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  • Modelling of resonant switched-mode converters using SIMULINK

    Page(s): 159 - 163
    Save to Project icon | Click to expandQuick Abstract | PDF file iconPDF (448 KB)  

    A method of modelling DC-DC converters has been developed using SIMULINK. For the flyback quasiresonant converter, the equations for the state variables and the active and passive switches have been derived and a corresponding SIMULINK model has been constructed. Submodels for the different parts of the controller have also been constructed, and the complete system has been simulated. This modelling technique requires less memory and CPU time than SPICE View full abstract»

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  • Improved optimisation method using genetic algorithms for mass transit signalling block-layout design

    Page(s): 266 - 272
    Save to Project icon | Click to expandQuick Abstract | PDF file iconPDF (748 KB)  

    The application of an improved optimisation technique to an existing block-layout design process is proposed for equi-block n-aspect (n⩾2) mass transit signalling systems. The approach is built upon previous published work by applying genetic algorithms (GA) in place of conventional gradient search methods. The genetic algorithms have been proven theoretically and empirically for providing multiple-point search, as well as robust and global convergence in complex search spaces. Such characteristics have enabled GAs to simplify the original approach and to broaden its scope for dealing with either changes of the objective function or changes of the signalling scheme. In the proposed formulation, a railway line between two stations is divided into three sections, namely: a constraint section, a stretchable section and a critical section. Since each of these sections is prescribed with a different headway design criterion, GA is applied separately to each section to optimise the layout of block joints and their positions within each section. Train performance simulation is then used to verify each optimised signalling design against the overall requirements of mass transit signalling systems operation. It is also used to calculate the objective function for each candidate solution as generated by GA. Comparative studies are presented to show improvements made by GAs over conventional optimisation techniques View full abstract»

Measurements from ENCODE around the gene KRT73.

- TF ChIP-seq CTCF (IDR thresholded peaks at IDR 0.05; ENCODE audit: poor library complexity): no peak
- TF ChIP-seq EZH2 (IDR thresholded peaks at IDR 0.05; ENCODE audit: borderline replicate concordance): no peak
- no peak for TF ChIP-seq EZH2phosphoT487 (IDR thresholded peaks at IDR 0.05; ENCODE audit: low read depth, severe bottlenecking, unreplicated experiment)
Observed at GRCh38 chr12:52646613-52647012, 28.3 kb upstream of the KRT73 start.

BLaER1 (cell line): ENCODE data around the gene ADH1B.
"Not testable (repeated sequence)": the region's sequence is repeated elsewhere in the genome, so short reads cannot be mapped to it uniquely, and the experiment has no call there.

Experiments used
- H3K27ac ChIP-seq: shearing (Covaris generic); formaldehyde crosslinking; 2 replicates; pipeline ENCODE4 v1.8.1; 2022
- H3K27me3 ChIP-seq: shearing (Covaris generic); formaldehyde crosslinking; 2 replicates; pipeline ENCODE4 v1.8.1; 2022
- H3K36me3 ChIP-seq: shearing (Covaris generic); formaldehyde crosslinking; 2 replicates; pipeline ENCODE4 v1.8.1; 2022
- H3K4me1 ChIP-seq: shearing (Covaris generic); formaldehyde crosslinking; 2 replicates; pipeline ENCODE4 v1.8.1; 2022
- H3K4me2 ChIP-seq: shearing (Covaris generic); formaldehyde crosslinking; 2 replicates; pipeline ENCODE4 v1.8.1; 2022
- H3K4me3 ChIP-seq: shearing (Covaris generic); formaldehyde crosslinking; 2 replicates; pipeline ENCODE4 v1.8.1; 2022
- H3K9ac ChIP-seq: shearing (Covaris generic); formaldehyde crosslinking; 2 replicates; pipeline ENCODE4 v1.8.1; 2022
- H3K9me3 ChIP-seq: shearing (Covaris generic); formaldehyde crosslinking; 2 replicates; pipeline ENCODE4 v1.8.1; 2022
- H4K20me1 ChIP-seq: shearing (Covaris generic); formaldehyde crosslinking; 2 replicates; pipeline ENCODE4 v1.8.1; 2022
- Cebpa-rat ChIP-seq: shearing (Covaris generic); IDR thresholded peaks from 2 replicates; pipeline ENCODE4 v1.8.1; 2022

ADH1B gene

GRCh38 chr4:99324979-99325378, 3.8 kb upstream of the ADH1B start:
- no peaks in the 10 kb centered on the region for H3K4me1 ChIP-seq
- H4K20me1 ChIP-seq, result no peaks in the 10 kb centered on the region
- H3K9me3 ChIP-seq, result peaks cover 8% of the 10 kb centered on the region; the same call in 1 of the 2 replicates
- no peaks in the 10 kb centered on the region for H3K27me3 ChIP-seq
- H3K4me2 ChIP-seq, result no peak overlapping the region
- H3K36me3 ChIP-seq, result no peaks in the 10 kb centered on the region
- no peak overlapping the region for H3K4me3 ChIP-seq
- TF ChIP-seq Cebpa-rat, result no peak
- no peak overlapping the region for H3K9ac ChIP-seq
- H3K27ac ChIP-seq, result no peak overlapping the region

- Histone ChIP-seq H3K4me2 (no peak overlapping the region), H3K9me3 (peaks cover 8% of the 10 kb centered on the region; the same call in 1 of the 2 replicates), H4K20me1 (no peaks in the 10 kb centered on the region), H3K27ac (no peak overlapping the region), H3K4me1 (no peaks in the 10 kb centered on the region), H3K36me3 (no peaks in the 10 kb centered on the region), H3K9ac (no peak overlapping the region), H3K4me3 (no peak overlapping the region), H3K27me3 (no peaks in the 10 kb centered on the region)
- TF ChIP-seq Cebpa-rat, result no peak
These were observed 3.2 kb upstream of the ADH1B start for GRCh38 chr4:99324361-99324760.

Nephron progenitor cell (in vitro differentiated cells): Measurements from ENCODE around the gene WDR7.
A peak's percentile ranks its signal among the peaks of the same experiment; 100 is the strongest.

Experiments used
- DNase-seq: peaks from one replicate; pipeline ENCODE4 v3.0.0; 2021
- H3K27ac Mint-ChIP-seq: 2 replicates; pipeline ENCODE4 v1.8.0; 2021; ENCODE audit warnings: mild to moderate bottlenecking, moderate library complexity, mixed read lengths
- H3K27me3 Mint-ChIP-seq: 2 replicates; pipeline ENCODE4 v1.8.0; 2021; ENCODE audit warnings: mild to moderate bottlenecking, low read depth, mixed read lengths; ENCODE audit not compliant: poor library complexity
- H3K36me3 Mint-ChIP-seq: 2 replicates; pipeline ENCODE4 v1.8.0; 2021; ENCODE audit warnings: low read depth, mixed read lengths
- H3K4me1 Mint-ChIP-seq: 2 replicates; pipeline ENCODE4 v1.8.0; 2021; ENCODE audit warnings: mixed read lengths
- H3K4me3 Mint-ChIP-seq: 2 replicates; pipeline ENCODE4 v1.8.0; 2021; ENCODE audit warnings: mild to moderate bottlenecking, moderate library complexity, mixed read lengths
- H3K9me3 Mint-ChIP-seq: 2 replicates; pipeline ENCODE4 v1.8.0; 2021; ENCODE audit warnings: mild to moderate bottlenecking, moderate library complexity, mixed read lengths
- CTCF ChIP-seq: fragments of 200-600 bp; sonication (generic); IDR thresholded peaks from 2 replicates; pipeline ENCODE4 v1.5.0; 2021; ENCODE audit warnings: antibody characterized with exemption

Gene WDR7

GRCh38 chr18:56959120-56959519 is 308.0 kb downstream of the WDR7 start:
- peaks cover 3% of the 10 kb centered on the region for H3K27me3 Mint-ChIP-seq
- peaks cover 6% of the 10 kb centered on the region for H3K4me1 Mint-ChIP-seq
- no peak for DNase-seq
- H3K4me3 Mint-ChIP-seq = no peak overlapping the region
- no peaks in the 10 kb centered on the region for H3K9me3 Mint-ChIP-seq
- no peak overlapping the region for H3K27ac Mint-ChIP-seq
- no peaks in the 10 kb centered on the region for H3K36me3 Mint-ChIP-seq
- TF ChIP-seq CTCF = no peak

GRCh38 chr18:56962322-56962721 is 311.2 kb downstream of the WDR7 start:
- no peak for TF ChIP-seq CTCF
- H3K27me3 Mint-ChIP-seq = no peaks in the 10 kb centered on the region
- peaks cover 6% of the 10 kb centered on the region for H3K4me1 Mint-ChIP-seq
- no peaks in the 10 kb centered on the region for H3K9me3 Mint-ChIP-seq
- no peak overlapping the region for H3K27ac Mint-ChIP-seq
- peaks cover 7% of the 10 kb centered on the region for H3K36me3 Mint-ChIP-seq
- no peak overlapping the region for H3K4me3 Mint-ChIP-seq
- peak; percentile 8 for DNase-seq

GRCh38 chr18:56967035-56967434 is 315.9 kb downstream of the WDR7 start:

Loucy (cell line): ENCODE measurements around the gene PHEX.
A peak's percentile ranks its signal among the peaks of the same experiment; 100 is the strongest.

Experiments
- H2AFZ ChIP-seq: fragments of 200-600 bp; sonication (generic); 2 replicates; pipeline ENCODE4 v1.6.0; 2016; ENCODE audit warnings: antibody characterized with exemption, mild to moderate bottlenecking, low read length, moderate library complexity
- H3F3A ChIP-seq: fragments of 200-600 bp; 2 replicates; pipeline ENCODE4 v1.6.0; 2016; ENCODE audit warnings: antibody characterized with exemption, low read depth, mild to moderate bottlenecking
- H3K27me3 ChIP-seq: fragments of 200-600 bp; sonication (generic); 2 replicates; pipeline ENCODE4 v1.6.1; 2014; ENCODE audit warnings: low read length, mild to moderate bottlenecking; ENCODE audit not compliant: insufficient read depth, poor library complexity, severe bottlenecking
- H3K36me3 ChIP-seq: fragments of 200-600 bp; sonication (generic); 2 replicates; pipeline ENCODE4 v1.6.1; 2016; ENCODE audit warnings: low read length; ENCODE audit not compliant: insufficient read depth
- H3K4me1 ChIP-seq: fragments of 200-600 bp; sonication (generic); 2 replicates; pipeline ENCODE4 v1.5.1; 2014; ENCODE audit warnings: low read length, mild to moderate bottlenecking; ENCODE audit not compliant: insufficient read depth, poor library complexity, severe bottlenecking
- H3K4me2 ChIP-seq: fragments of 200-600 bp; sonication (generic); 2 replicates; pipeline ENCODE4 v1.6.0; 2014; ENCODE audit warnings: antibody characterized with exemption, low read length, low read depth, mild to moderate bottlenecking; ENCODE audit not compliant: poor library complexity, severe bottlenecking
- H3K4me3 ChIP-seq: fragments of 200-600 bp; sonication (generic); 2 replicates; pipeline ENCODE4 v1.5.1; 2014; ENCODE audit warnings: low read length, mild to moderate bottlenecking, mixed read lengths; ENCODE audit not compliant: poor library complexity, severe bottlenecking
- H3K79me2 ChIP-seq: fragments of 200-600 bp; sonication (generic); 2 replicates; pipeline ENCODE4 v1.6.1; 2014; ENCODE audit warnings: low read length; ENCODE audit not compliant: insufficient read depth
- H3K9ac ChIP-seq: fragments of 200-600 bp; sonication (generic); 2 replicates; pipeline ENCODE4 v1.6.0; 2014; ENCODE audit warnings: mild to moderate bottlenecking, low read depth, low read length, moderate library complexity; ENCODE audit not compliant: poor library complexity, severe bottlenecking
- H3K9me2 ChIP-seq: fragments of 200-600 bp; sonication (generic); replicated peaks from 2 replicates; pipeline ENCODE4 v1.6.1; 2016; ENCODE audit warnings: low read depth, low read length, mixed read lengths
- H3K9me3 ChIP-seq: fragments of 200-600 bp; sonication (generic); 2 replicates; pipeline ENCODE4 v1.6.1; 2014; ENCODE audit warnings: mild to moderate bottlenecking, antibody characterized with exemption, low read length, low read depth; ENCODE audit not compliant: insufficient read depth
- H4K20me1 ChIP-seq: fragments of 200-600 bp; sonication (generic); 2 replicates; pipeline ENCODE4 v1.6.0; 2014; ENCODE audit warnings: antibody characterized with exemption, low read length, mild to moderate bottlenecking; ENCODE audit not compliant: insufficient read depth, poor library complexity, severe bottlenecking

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  • Choice of drives for electric vehicles: a comparison between two permanent magnet AC machines

    Page(s): 247 - 252
    Save to Project icon | Click to expandQuick Abstract | PDF file iconPDF (636 KB)  

    Most motors for electric vehicles are based on the DC machine, nevertheless, the brushless surface mounted permanent magnet AC machine seems to be a good alternative. The authors propose a method of design and a comparison of two types of brushless machine that takes into account the requirements for the propulsion of electric vehicles. Two types of AC machine are designed taking into account the limitations due to the limited voltage power supply in terms of the airgap magnetic field shape and the corresponding stator current waveforms. Finally, a very simple analytical optimal design is proposed and verified both by numerical simulations and prototypes realisation View full abstract»

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  • Impact of high-speed railway loads on a longitudinal power system

    Page(s): 261 - 265
    Save to Project icon | Click to expandQuick Abstract | PDF file iconPDF (552 KB)  

    The impact of the upcoming high-speed railway loads on the characteristics of the Taiwan Power System (Taipower) is investigated. A newly developed three-phase Newton optimal power flow method is adopted as an analytical tool. The voltage unbalance ratio, under-load-tap-changer adjustment, generator voltages, voltages of high speed railway stations, and the static voltage stability problem are examined. It is found that the Taipower system still has good characteristics when single-phase high-speed loads are imposed on the system View full abstract»